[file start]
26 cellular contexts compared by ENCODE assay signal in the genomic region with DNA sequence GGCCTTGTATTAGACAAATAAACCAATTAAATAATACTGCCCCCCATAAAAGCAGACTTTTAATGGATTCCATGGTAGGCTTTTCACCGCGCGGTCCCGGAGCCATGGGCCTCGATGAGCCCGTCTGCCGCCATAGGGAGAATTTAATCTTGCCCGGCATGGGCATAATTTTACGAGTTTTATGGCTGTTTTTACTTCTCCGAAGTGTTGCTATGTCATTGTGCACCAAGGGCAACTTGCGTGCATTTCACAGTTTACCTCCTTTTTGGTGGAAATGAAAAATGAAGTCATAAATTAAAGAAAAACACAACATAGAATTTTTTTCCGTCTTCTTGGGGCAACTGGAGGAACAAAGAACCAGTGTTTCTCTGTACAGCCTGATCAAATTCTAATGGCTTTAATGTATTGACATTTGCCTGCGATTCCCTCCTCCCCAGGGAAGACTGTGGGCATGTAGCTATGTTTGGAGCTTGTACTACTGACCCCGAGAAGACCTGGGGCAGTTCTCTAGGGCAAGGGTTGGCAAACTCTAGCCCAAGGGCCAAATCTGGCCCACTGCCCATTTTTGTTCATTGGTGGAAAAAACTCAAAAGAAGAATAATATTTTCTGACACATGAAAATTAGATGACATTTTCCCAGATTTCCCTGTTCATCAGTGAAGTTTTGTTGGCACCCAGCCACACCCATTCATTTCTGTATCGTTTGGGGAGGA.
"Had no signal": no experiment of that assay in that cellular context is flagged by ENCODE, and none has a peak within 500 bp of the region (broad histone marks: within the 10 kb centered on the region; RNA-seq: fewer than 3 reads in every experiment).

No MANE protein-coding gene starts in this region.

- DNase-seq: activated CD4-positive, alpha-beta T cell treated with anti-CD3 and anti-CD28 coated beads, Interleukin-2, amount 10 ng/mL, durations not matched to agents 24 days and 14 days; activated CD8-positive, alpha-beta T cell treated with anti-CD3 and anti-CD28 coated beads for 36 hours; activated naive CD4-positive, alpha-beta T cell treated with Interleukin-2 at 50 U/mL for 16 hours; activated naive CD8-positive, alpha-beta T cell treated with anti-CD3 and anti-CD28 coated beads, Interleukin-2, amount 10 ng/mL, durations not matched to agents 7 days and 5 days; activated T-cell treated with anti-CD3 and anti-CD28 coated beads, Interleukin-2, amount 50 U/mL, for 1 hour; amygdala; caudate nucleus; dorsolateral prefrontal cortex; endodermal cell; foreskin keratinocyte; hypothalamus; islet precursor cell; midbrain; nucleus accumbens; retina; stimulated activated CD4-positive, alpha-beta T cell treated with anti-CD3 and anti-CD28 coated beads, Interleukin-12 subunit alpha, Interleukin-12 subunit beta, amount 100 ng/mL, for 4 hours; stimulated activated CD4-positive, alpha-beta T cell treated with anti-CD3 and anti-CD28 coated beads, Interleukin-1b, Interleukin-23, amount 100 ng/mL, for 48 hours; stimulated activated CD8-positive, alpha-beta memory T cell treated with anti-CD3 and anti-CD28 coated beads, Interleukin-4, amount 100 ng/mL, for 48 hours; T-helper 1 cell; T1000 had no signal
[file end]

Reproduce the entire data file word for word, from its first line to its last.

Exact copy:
26 cellular contexts compared by ENCODE assay signal in the genomic region with DNA sequence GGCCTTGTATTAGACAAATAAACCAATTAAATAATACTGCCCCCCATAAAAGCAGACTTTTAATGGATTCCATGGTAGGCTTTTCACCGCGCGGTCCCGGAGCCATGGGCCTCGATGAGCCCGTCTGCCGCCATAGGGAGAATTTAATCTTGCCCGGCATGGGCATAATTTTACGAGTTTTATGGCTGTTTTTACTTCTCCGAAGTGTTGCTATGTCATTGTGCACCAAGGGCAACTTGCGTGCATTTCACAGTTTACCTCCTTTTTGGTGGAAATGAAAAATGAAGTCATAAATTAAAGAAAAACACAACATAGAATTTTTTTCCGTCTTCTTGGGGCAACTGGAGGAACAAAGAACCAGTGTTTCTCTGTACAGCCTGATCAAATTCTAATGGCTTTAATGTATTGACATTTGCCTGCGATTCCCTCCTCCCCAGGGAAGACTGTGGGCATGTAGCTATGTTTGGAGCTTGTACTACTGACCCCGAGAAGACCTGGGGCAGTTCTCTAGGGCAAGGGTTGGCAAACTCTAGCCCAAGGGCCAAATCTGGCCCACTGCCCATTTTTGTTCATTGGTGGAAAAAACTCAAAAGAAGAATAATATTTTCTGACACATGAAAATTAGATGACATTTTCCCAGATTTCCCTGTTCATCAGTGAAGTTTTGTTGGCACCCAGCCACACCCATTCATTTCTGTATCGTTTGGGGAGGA.
"Had no signal": no experiment of that assay in that cellular context is flagged by ENCODE, and none has a peak within 500 bp of the region (broad histone marks: within the 10 kb centered on the region; RNA-seq: fewer than 3 reads in every experiment).

No MANE protein-coding gene starts in this region.

- DNase-seq: activated CD4-positive, alpha-beta T cell treated with anti-CD3 and anti-CD28 coated beads, Interleukin-2, amount 10 ng/mL, durations not matched to agents 24 days and 14 days; activated CD8-positive, alpha-beta T cell treated with anti-CD3 and anti-CD28 coated beads for 36 hours; activated naive CD4-positive, alpha-beta T cell treated with Interleukin-2 at 50 U/mL for 16 hours; activated naive CD8-positive, alpha-beta T cell treated with anti-CD3 and anti-CD28 coated beads, Interleukin-2, amount 10 ng/mL, durations not matched to agents 7 days and 5 days; activated T-cell treated with anti-CD3 and anti-CD28 coated beads, Interleukin-2, amount 50 U/mL, for 1 hour; amygdala; caudate nucleus; dorsolateral prefrontal cortex; endodermal cell; foreskin keratinocyte; hypothalamus; islet precursor cell; midbrain; nucleus accumbens; retina; stimulated activated CD4-positive, alpha-beta T cell treated with anti-CD3 and anti-CD28 coated beads, Interleukin-12 subunit alpha, Interleukin-12 subunit beta, amount 100 ng/mL, for 4 hours; stimulated activated CD4-positive, alpha-beta T cell treated with anti-CD3 and anti-CD28 coated beads, Interleukin-1b, Interleukin-23, amount 100 ng/mL, for 48 hours; stimulated activated CD8-positive, alpha-beta memory T cell treated with anti-CD3 and anti-CD28 coated beads, Interleukin-4, amount 100 ng/mL, for 48 hours; T-helper 1 cell; T1000 had no signal